There are many factors related to the change of technology, international policies, and cultural assimilation that initiated the process of globalization. The following are the most important factors that helped globalization take shape and spread it drastically.
After World War II, the General Agreement on Tariffs and Trade (GATT) and the WTO have reduced tariffs and various non-tariff barriers to trade. It enabled more countries to explore their comparative advantage. It has a direct impact on globalization.
The Uruguay Round of negotiations (1986–94) can be considered as the real boon for globalization. It is considerably a large set of measures which was agreed upon exclusively for liberalized trade. As a result, the world trade volume increased by 50% in the following 6 years of the Uruguay Round, paving the way for businesses to span their offerings at an international level.
Over the last 25 years, sea transport costs have plunged 70%, and the airfreight costs have nosedived 3–4% annually. The result is a boost in international and multi-continental trade flows that led to Globalization.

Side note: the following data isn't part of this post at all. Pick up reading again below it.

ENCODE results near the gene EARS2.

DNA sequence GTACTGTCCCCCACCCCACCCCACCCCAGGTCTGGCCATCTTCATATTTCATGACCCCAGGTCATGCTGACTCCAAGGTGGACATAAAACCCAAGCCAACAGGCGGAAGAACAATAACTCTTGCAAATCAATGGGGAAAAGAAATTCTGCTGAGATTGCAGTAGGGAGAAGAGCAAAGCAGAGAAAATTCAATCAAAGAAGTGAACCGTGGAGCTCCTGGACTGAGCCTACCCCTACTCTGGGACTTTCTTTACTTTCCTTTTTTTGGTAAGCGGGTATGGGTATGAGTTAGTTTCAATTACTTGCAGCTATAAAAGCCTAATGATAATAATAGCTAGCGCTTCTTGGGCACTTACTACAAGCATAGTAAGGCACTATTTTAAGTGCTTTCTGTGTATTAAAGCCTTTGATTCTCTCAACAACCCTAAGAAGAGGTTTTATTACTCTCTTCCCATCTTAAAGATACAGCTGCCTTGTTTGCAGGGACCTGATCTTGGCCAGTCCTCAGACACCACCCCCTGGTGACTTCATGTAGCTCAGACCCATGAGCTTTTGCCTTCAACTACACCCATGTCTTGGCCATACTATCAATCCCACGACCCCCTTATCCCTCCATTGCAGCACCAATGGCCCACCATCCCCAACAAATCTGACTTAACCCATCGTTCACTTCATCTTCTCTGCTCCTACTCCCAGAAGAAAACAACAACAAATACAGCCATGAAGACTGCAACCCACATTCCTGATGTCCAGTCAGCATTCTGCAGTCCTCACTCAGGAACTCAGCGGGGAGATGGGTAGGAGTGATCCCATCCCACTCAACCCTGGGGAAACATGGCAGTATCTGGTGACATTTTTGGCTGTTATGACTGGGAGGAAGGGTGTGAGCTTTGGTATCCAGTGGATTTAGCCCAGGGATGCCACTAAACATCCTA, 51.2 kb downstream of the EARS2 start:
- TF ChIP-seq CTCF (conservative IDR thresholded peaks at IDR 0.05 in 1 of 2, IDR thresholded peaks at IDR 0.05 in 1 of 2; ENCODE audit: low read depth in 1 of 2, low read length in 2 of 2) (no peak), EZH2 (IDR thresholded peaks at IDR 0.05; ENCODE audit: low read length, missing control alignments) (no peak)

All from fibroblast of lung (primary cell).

Expansion of e-commerce due to the growth of the Internet has enabled businesses to compete globally. Essentially, due to the availability of the Internet, consumers are interested to buy products online at a low price after reviewing best deals from multiple vendors. At the same time, online suppliers are saving a lot of marketing costs.
Multinational Corporations (MNCs) have characterized the global interdependence. They encompass a number of countries. Their sales, profits, and the flow of production is reliant on several countries at once.
The ‘regional trade agreement’ (RTA) abolished internal barriers to trade and replaced them with a common external tariff against non-members. Trading blocs actually promote globalization and interdependence of economies via trade creation.